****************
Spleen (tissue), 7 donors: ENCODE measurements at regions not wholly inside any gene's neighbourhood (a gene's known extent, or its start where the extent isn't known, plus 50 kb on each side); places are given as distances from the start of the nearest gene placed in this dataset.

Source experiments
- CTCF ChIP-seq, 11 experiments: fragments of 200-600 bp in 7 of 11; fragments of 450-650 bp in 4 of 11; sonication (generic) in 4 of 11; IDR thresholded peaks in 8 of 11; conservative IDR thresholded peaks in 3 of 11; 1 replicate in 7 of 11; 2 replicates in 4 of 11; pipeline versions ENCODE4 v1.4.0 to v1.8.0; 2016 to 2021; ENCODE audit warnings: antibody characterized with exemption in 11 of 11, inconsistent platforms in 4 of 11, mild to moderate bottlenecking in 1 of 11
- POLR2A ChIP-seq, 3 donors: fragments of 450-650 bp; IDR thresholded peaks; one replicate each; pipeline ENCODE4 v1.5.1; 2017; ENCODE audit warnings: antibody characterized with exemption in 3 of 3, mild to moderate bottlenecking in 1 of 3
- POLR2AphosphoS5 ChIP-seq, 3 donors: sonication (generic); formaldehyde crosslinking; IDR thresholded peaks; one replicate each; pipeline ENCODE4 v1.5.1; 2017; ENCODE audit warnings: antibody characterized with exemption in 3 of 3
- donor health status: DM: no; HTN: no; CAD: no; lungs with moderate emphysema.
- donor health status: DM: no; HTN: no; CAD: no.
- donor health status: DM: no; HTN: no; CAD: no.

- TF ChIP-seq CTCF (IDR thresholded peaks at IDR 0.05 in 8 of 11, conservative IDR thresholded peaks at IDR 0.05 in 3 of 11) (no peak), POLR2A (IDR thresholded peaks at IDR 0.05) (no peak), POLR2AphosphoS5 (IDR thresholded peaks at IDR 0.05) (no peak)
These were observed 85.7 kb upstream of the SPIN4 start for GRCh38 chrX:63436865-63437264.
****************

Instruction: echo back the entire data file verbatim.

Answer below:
Spleen (tissue), 7 donors: ENCODE measurements at regions not wholly inside any gene's neighbourhood (a gene's known extent, or its start where the extent isn't known, plus 50 kb on each side); places are given as distances from the start of the nearest gene placed in this dataset.

Source experiments
- CTCF ChIP-seq, 11 experiments: fragments of 200-600 bp in 7 of 11; fragments of 450-650 bp in 4 of 11; sonication (generic) in 4 of 11; IDR thresholded peaks in 8 of 11; conservative IDR thresholded peaks in 3 of 11; 1 replicate in 7 of 11; 2 replicates in 4 of 11; pipeline versions ENCODE4 v1.4.0 to v1.8.0; 2016 to 2021; ENCODE audit warnings: antibody characterized with exemption in 11 of 11, inconsistent platforms in 4 of 11, mild to moderate bottlenecking in 1 of 11
- POLR2A ChIP-seq, 3 donors: fragments of 450-650 bp; IDR thresholded peaks; one replicate each; pipeline ENCODE4 v1.5.1; 2017; ENCODE audit warnings: antibody characterized with exemption in 3 of 3, mild to moderate bottlenecking in 1 of 3
- POLR2AphosphoS5 ChIP-seq, 3 donors: sonication (generic); formaldehyde crosslinking; IDR thresholded peaks; one replicate each; pipeline ENCODE4 v1.5.1; 2017; ENCODE audit warnings: antibody characterized with exemption in 3 of 3
- donor health status: DM: no; HTN: no; CAD: no; lungs with moderate emphysema.
- donor health status: DM: no; HTN: no; CAD: no.
- donor health status: DM: no; HTN: no; CAD: no.

- TF ChIP-seq CTCF (IDR thresholded peaks at IDR 0.05 in 8 of 11, conservative IDR thresholded peaks at IDR 0.05 in 3 of 11) (no peak), POLR2A (IDR thresholded peaks at IDR 0.05) (no peak), POLR2AphosphoS5 (IDR thresholded peaks at IDR 0.05) (no peak)
These were observed 85.7 kb upstream of the SPIN4 start for GRCh38 chrX:63436865-63437264.